Really, what did I expect from the ninth book in a paranormal fantasy series about a werewolf deejay?
Unlike many other authors in the genre, Carrie Vaughn has never tried to structure her Kitty Norville novels as mysteries. Even the requisite love triangle was resolved early on. Kitty and her submissive packmate Ben have been together since book three, and he still follows her around the country to give her hugs when she gets into trouble. From the beginning, the series has always been a meandering contemporary fantasy, with Kitty exploring the hidden supernatural communities in her hometown of Denver and other cities ostensibly more interesting.
In the beginning, Vaughn’s approach was refreshing. Yes, Kitty’s radio call-in show, sort of a Loveline for the supernatural set, has always been grating. It’s obvious in these segments that rather than allow her characters to have conversations with each other, Vaughn tends to transcribe her own internal monologues and divvy them up among whoever’s in the room. Like other stories in the genre, it also suffers from creature creep. Everywhere she visits, Kitty is surprised to encounter a new type of monster, and her reaction is invariably, “I never thought that if werewolves were real, why not wereseals, too?” And of course there’s a centuries long “Long Game” of political chess played by vampires, who are always quick to remind you that if you think you know what they’re up to, you’ve been watching too many movies*.
But all that’s par for the course. What set Kitty’s adventures apart were the diverse locations and how they tied into the original plot arc, which involved Kitty coming to terms with a rape that literally took away her humanity. Despite the books’ light tone, they didn’t shy away the process of how Kitty went from being a victim to building her own safe haven. With that resolved, Vaughn settled into a pattern of publishing a book or two a year, each with a different high-concept premise.
These later books have been less interesting, but there’s always hope that after spending one outing as a participant in a reality show with an all supernatural cast, Vaughn might come up with something more fun next, like the time Kitty went up against sex-obsessed weretigers who were part of a Las Vegas stage show.
Unfortunately, rather than being a self-contained adventure set in San Francisco’s Chinatown, Kitty’s Big Trouble focuses on the Long Game. Vampires being what they are in these types of books–know-it-all jerks– this ongoing battle remains conveniently undefined, without stakes, rules, or history. The obfuscation, if not outright lack of imagination, continues in this novel. Kitty and her friends wander a maze of tunnels beneath Chinatown in search of, um, a magic pearl. Along the way, they meet Chinese gods and the bland vampires of the San Francisco Family. The head of the latter faction is so stereotypically recalcitrant that he won’t even give up his name, leading to awkward narrative passages where he’s referred to only as “Boss”**.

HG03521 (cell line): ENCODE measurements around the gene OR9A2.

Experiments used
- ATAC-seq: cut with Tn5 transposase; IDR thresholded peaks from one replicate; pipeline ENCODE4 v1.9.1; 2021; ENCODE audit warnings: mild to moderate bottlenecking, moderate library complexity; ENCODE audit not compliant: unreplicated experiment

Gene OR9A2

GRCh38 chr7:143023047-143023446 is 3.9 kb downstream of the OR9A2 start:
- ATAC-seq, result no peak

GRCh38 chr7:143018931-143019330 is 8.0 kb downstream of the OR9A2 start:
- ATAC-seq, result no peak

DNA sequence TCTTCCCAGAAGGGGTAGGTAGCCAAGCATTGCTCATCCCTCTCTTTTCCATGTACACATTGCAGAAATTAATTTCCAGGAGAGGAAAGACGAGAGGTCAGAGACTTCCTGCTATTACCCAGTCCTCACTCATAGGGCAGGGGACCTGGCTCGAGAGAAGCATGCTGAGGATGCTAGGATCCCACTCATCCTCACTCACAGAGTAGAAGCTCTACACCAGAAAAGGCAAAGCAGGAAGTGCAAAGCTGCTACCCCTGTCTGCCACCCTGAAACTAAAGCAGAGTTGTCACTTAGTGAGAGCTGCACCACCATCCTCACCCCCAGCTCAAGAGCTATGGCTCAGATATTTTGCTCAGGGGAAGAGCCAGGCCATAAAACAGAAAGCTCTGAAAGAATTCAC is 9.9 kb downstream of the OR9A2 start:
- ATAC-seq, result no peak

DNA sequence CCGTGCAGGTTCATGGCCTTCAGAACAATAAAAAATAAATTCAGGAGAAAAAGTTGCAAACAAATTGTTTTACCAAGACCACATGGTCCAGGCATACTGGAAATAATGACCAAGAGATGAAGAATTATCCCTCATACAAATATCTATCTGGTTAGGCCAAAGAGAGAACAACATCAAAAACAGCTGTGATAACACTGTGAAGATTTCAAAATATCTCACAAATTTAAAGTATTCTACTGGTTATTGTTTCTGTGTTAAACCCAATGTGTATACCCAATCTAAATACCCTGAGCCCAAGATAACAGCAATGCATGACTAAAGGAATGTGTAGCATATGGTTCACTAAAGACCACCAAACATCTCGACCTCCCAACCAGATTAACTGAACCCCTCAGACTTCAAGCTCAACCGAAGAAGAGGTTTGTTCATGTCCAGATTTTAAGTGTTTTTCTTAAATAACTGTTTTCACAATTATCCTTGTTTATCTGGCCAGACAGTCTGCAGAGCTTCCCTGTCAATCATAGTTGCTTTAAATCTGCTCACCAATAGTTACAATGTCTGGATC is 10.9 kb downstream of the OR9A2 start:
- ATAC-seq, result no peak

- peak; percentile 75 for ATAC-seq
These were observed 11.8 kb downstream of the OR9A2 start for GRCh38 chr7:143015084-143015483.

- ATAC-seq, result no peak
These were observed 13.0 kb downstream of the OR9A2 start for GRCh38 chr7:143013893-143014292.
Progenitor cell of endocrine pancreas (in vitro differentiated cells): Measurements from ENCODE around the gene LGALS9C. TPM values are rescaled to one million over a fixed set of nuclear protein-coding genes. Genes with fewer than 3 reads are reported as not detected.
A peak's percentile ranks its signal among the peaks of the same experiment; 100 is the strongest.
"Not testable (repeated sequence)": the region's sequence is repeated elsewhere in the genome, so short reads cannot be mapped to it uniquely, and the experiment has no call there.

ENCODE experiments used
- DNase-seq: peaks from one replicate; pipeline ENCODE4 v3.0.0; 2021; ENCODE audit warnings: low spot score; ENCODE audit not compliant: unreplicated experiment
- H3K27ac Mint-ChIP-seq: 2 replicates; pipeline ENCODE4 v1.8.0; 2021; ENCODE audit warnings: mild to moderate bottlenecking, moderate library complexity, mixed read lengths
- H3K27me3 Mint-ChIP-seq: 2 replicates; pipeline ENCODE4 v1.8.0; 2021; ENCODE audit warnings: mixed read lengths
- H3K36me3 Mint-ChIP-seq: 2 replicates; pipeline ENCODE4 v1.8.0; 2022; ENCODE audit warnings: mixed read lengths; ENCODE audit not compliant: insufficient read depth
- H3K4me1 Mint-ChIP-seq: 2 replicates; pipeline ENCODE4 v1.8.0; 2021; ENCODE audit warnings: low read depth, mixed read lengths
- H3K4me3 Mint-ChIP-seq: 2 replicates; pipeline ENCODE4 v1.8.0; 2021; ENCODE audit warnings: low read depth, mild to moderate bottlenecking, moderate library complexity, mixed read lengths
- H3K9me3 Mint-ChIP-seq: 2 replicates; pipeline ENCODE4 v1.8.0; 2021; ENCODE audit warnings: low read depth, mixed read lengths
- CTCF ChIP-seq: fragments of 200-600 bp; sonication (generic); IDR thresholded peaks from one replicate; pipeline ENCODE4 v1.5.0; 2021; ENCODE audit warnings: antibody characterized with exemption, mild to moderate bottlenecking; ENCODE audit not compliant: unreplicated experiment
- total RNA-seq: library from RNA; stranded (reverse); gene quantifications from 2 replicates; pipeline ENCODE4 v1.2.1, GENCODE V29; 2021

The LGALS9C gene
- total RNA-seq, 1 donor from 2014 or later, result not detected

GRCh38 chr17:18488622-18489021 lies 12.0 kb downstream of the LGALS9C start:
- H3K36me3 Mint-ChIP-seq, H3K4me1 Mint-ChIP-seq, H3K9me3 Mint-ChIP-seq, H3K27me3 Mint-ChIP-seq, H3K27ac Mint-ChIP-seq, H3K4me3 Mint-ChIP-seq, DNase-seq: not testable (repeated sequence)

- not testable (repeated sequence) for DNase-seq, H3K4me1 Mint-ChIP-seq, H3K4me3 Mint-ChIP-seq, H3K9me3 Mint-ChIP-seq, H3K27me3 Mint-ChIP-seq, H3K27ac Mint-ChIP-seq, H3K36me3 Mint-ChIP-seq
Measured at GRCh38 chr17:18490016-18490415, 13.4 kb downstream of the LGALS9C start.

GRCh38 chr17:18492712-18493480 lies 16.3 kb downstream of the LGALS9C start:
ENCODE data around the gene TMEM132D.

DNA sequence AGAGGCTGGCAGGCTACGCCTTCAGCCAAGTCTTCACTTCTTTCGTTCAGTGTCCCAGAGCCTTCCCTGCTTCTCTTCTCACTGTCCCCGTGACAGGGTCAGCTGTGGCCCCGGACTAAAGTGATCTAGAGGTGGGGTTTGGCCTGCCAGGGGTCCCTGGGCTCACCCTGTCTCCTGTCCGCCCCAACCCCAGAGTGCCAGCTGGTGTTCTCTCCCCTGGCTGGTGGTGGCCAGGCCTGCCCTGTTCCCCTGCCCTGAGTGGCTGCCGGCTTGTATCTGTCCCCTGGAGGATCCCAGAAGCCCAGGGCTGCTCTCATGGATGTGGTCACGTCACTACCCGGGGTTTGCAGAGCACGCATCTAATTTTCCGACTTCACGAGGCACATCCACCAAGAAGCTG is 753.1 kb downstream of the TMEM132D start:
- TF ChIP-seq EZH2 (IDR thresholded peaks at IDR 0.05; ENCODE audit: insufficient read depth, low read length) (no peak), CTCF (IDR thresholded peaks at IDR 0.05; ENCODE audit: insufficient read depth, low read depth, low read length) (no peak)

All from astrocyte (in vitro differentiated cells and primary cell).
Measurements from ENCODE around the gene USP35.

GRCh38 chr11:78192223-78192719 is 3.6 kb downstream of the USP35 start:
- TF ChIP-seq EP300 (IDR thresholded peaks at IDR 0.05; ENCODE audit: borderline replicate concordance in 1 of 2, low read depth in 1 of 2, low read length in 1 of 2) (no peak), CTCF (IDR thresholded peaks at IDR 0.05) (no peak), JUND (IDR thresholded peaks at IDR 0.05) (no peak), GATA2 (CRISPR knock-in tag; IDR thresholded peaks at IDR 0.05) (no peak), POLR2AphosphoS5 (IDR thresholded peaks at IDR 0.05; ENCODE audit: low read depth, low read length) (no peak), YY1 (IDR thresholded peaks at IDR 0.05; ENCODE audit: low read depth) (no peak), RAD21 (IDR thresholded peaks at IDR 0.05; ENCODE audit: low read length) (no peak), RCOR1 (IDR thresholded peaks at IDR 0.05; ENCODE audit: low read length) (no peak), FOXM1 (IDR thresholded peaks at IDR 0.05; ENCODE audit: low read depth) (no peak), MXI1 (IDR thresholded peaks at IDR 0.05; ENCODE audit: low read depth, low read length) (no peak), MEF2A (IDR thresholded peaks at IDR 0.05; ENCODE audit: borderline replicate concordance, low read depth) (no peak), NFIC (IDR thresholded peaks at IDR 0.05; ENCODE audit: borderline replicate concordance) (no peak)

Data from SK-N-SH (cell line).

Kitty’s Big Trouble isn’t so much marking time in a larger metaplot than a reward for fans who hunger for more vampire backstory. Since the vampires in the series have always been more ill-defined than mysterious, there’s no satisfaction in learning what little Vaughn has made up in an attempt to finally give them depth. The only hope is that the tease at the end, which promises Kitty will be heading to London next, will take her someplace supernaturally more interesting than Chinatown. Which, three Gods and a vampire family aside, is a surprisingly bland place for a werewolf to visit.
* Curiously, no one ever says, “You’ve been watching too much Vampire Diaries.”
** “Hey, what’s up, Boss?”
Boss casually tilted the glass of red wine he did not… drink.
“Just chilling,” Boss said.
–This conversation is paraphrased and may not have actually taken place in Kitty’s Big Trouble